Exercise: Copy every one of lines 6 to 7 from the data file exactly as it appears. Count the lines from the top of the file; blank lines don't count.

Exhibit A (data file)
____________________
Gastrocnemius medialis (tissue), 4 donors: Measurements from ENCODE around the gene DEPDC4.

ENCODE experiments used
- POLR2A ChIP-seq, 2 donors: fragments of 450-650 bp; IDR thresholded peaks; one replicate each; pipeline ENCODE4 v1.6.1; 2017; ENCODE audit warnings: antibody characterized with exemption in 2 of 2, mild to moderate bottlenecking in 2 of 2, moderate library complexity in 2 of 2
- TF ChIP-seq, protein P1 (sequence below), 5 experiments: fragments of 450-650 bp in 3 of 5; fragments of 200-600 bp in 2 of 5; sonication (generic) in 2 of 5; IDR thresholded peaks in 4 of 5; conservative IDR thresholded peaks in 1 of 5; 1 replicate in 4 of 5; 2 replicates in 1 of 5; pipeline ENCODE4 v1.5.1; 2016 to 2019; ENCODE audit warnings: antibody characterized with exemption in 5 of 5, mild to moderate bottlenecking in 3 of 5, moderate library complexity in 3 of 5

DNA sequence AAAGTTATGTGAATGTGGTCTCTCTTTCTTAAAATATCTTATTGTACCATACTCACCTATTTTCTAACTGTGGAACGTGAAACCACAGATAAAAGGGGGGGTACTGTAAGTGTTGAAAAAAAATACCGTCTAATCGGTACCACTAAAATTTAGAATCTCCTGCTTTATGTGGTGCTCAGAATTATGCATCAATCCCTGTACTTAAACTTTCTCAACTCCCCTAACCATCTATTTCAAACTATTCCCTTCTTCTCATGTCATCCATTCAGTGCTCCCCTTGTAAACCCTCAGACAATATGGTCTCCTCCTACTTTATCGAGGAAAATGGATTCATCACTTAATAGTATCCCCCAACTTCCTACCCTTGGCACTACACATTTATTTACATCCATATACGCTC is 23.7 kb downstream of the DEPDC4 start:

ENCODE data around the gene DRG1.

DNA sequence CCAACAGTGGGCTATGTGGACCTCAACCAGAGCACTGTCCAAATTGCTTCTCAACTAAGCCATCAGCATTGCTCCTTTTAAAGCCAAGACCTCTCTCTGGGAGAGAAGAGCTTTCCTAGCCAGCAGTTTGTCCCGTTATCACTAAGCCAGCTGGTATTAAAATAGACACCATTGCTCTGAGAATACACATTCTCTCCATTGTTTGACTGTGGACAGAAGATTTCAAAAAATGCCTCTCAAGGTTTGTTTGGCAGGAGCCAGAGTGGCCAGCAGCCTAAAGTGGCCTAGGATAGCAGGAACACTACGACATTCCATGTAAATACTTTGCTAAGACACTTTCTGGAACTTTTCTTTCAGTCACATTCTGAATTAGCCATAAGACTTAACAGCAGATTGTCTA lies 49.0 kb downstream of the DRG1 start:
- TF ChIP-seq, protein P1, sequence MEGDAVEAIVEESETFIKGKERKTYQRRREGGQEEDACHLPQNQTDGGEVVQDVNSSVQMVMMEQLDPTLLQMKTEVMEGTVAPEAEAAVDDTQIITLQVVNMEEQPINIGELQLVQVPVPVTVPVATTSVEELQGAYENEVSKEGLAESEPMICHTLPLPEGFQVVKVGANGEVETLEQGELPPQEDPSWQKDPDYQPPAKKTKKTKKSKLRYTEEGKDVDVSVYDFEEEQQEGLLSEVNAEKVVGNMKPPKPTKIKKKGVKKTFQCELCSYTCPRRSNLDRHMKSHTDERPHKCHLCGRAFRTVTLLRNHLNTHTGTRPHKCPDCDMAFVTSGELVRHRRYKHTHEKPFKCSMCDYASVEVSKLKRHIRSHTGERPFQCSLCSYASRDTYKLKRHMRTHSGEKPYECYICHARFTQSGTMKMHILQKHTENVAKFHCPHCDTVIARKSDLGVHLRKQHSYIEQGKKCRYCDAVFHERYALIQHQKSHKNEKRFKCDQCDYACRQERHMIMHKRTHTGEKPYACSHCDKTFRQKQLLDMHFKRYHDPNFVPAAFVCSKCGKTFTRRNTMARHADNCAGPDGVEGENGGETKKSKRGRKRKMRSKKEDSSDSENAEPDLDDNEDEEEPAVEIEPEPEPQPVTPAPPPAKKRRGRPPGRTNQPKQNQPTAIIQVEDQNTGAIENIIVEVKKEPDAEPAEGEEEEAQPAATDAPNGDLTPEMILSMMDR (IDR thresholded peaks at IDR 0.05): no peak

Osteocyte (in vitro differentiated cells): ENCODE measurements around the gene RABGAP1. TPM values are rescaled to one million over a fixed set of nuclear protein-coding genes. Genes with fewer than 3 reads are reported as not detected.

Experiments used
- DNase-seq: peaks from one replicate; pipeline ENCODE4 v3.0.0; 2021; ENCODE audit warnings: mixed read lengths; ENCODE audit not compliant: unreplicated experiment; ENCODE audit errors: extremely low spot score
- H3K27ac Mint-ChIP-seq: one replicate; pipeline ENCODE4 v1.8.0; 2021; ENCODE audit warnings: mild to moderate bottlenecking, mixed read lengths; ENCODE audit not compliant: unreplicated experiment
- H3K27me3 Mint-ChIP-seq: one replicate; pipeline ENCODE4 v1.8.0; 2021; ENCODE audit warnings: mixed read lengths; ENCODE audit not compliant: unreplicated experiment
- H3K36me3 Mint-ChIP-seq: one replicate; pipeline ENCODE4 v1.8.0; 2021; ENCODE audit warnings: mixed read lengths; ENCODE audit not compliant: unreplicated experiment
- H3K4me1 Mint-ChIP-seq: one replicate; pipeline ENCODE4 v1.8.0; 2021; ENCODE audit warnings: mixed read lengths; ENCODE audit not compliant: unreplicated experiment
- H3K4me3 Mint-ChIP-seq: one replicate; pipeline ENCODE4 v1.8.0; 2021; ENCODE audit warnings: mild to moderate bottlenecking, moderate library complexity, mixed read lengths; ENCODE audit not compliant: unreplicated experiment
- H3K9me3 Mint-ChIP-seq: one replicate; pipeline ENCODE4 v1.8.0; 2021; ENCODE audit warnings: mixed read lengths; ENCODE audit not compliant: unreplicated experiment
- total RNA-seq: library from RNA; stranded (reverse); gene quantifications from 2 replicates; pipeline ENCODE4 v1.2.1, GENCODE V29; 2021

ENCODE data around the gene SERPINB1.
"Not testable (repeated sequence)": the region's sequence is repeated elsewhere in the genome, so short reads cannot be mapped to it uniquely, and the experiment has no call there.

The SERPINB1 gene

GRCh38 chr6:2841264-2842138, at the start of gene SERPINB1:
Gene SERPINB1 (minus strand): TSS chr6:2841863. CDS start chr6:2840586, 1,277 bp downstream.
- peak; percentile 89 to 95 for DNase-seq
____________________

ENCODE data around the gene DRG1.

DNA sequence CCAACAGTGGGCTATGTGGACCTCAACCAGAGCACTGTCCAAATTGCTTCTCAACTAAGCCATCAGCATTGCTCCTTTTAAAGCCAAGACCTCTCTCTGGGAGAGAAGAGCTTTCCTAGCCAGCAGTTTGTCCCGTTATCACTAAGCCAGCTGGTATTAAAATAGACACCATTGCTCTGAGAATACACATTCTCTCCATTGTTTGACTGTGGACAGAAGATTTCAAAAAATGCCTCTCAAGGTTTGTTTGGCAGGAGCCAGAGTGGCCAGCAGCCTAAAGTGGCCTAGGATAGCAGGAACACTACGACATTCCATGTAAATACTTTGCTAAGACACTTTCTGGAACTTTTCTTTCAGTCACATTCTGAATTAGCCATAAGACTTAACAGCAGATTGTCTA lies 49.0 kb downstream of the DRG1 start: